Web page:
Dana Pope

By Dana Pope

The Responsibility is Too High

The Responsibility is Too High 150 150 Dana Pope

After making a purchase, it’s common to receive a survey asking about your experience. For the most part, companies are seeking to either, see how they can improve or how the customer feels about their business. It’s your chance to express your opinion. Companies put a lot of weight on surveys which means a lot of responsibility for the customer, so careful thought should be given.

Surveys can be about facilities, logistics, or salespeople. The question you should ask before diving in is… What is this survey pertaining to? There’s something the business wants to know. By understanding what they are evaluating your answers will be helpful.

When it comes to a salesperson’s survey, most customers do not know how to answer them correctly. A survey of the person who worked with you is not the time to complain about the company. The survey is about the salesperson. You would be blaming the wrong person for your unhappiness. Here’s what happens.

The salesperson’s survey is going to his manager. It does not get to the management or ownership of the business. Unfortunately, many businesses will ask questions on the salesperson’s survey about their experience overall, but don’t be fooled. Whatever you answer will affect the salesperson.

If you are upset with how your last visit went, don’t blame the person you are working with now. When you do, you are rating your current salesperson for what happened. Or if you think it took too long for the service department to get your item fixed don’t blame the salesperson. Unless he’s the one fixing your item, he doesn’t have control over the amount of time it took. He also doesn’t have control over how the cashier treated you. Your opinion will not get to those who can do something about it.

Stay on topic. The survey is about the person who helped you, your salesperson. In some cases, they get paid less. If their normal commission is 25%, it can be cut to 15%, because of someone or something outside the salesperson’s control.

Another example would be if your delivery was late or your items didn’t come in on time. It’s not the salesperson’s fault. They weren’t the ones delivering it to you or the one who will go and pick up the item. Don’t blame the salesperson.

Here’s an example I heard from a single mother with two children. She sold a $187.00 chair to a customer, telling him he has to put it together and that the sale was final. The customer stated he would be able to do it.

When the customer took it home, he decided he didn’t like it. The sale was final, but he wanted to return it. After the store told him no, he decided to blame the salesperson stating she lied to him so the store would allow him to return it, which he did. The customer filled out the survey on the salesperson and rated her a zero. On a scale from 1 to 10 a zero is horrific. But, the customer was happy because he was able to bring the chair back.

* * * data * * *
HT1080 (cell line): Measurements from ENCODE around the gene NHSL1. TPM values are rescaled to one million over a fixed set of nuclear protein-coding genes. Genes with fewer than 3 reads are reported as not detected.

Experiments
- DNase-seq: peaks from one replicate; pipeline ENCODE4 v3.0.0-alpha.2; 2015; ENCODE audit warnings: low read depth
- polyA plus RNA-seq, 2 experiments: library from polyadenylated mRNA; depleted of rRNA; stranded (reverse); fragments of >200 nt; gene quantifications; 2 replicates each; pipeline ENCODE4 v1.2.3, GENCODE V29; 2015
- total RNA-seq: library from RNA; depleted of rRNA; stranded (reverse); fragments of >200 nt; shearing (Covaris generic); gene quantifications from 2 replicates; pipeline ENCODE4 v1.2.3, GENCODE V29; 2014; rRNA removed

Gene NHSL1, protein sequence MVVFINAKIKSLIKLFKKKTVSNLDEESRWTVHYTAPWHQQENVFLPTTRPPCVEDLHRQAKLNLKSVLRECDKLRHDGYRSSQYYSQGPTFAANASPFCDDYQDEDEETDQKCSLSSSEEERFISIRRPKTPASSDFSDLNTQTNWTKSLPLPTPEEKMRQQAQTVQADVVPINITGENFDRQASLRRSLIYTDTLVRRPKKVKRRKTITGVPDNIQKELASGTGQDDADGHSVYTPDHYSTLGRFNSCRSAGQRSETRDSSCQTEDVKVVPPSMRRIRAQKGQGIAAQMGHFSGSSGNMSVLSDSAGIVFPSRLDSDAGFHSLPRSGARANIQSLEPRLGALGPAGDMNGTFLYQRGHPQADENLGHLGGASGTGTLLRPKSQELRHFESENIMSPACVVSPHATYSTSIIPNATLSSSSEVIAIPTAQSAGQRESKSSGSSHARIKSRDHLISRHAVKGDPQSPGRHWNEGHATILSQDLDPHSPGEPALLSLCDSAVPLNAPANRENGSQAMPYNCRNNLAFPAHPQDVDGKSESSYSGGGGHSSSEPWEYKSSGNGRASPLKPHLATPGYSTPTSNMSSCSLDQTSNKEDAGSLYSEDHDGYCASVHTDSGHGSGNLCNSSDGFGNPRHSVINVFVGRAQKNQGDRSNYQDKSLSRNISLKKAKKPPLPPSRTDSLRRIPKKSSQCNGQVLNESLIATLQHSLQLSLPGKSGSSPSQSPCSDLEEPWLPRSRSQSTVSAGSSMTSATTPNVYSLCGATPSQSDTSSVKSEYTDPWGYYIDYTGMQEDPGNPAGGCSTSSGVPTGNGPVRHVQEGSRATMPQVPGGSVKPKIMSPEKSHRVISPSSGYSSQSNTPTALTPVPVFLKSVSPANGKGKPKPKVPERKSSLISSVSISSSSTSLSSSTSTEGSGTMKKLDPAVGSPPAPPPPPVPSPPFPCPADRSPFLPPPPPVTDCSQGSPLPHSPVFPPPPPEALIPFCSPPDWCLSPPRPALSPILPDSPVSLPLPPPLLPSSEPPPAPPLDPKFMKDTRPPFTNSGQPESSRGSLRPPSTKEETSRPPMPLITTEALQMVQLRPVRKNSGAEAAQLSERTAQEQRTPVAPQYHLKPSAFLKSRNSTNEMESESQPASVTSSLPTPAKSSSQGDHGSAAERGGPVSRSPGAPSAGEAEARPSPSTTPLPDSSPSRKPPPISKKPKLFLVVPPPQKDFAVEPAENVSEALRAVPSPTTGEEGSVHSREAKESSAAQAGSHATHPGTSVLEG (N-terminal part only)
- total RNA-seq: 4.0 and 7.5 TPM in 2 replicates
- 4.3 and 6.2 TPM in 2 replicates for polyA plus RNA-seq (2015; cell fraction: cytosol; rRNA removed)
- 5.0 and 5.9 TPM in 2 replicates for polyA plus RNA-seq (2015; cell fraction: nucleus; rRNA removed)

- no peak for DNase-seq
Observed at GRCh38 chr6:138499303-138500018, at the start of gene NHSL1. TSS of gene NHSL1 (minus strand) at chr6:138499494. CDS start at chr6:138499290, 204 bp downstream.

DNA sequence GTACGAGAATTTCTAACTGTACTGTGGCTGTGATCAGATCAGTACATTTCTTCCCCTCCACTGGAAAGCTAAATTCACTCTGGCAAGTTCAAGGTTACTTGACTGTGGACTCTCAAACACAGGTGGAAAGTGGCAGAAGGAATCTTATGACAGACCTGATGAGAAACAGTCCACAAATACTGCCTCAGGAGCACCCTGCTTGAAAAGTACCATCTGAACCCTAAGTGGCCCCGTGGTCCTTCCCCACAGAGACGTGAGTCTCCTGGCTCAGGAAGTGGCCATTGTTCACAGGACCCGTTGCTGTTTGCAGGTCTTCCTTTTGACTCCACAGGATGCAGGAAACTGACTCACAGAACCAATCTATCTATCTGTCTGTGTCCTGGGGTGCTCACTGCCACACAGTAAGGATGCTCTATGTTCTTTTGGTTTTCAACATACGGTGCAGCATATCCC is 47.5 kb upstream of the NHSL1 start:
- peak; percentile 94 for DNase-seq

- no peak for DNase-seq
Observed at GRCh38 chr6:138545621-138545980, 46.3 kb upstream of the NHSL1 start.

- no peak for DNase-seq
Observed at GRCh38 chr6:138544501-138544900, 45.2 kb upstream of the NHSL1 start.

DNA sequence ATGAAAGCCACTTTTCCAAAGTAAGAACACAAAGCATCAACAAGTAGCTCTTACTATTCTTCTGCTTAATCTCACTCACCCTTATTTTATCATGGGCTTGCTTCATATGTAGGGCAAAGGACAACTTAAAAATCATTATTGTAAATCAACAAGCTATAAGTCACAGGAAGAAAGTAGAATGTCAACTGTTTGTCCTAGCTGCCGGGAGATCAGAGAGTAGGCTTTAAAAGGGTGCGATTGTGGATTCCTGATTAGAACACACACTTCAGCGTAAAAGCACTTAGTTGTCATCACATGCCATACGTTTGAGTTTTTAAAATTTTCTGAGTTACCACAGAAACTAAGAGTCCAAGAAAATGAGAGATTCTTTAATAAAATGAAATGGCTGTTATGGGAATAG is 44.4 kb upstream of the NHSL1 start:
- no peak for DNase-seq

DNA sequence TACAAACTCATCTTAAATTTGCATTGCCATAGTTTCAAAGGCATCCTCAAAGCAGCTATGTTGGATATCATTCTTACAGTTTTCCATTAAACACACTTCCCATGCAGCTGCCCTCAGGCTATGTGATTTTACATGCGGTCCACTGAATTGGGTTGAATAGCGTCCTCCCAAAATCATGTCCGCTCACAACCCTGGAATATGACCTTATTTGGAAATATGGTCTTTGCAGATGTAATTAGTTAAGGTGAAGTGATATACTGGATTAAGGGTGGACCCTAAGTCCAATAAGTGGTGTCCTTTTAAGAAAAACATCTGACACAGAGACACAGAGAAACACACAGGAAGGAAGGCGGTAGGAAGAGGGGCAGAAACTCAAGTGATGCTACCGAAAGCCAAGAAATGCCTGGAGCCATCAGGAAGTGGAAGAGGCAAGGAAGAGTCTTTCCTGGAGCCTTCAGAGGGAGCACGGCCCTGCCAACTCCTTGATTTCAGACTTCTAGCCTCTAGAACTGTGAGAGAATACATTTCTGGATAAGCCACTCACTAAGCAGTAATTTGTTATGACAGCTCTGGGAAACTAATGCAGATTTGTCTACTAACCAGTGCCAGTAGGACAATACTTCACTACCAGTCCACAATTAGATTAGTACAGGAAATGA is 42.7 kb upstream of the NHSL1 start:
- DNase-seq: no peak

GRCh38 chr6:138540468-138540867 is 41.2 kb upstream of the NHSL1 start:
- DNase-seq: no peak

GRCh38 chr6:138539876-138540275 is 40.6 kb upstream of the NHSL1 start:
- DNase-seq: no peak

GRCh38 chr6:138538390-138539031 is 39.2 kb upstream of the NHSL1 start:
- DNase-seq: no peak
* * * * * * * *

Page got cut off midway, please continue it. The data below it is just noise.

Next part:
The outcome for the salesperson was devastating. As expected, she did lose the commission of $3.37. Okay. The score of zero meant she did not get her $1000.00 bonus that month, all because of a customer. Now you see the importance of filling out a survey correctly.

A problem with surveys is you are not given a key explaining what the scores mean. Some scales are from 1 to 5, or 1 to 10. Without understanding the ratings how can you accurately pick a number? There is a practice widely used and that is; if you score anything lower than the highest rating the salesperson fails in the eyes of the company.

You might notice when you take your car in to be serviced the attendant presses you to take the survey and give him a perfect score. What they are telling you is anything lower than the highest number will affect them negatively. They could lose money, privileges, promotion, even their job. If you are upset with how your car was washed, don’t rate the salesperson who didn’t wash the car. Anything on that survey goes against the service attendant.

Here is the company’s view from your survey. Using a system of 1 to 10 for their rating, it’s not uncommon for the scale to represent:

A score of 9 or 10 is good – it helps the salesperson

A score of 7 or 8 doesn’t hurt or help the salesperson

A score of below 7 is like giving the salesperson a zero

My practice is to give the salesperson the highest score. I don’t want the burden of taking food away from a family. If I have something to complain about I write it in the comment space. I handle a problem with a salesperson by making comments on the survey so their manager will see, but I still give them the highest rating.

I take every survey I am given. Most people only fill out a survey when they are unhappy, which means that one bad survey can blow it for a salesperson. It takes fifteen good surveys to outweigh one bad one. If you were happy with your experience, take the survey and help them out.

Receiving a survey is a huge responsibility, so take it seriously. Score it by only addressing the overall topic. If you are unhappy with the situation or the salesperson give them a high rating, putting in the notes what you didn’t like. Your comment will get to the manager of the salesperson who can address it with them. If you are happy with your experience, send in the survey with the highest grading to counteract those who don’t know the significance of the ratings.

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